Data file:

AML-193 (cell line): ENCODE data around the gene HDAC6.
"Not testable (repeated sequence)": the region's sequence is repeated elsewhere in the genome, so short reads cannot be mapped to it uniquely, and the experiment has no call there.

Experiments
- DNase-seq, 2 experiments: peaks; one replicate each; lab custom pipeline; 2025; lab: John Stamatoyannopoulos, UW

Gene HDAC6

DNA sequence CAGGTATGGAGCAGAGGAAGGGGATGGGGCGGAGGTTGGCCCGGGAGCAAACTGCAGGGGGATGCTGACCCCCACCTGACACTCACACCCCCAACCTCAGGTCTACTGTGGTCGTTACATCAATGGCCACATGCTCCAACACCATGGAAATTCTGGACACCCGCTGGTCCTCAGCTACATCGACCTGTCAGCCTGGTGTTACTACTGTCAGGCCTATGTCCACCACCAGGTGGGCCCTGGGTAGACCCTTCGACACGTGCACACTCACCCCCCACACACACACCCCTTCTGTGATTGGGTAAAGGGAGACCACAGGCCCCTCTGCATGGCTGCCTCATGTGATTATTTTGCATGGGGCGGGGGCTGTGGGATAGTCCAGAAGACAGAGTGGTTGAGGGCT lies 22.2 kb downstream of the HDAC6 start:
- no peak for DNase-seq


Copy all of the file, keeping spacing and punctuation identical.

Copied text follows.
AML-193 (cell line): ENCODE data around the gene HDAC6.
"Not testable (repeated sequence)": the region's sequence is repeated elsewhere in the genome, so short reads cannot be mapped to it uniquely, and the experiment has no call there.

Experiments
- DNase-seq, 2 experiments: peaks; one replicate each; lab custom pipeline; 2025; lab: John Stamatoyannopoulos, UW

Gene HDAC6

DNA sequence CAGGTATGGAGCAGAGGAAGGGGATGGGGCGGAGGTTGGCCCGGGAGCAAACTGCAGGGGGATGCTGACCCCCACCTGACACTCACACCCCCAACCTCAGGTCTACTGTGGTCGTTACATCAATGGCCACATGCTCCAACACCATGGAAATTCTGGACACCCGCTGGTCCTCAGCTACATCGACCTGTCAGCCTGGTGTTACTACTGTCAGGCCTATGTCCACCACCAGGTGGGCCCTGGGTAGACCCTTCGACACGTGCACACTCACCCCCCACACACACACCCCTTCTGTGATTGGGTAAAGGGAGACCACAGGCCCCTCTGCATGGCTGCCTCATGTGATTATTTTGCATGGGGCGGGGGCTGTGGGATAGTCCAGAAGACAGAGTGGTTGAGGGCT lies 22.2 kb downstream of the HDAC6 start:
- no peak for DNase-seq